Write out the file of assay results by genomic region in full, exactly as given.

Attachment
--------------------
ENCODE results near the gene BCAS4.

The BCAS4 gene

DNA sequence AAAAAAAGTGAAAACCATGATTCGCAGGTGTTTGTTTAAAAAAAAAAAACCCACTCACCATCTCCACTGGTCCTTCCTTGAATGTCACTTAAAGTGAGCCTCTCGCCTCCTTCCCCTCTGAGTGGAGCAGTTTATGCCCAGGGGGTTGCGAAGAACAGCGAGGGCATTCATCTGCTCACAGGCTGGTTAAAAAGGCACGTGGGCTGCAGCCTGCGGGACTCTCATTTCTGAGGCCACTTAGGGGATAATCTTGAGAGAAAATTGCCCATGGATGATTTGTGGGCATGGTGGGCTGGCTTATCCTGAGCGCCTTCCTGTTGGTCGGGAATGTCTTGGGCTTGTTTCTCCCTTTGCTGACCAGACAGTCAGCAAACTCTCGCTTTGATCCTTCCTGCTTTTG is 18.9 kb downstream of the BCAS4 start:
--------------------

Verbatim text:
ENCODE results near the gene BCAS4.

The BCAS4 gene

DNA sequence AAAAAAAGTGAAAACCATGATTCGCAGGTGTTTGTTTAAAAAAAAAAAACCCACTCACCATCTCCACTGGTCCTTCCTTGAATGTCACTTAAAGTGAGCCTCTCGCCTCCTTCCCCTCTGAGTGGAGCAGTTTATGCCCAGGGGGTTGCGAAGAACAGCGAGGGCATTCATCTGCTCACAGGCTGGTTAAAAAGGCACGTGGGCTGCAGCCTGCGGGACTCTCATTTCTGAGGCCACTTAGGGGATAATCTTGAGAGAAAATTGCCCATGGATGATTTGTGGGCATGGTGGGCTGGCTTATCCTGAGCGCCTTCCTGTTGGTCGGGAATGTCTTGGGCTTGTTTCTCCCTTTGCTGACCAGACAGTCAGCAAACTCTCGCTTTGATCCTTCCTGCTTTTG is 18.9 kb downstream of the BCAS4 start: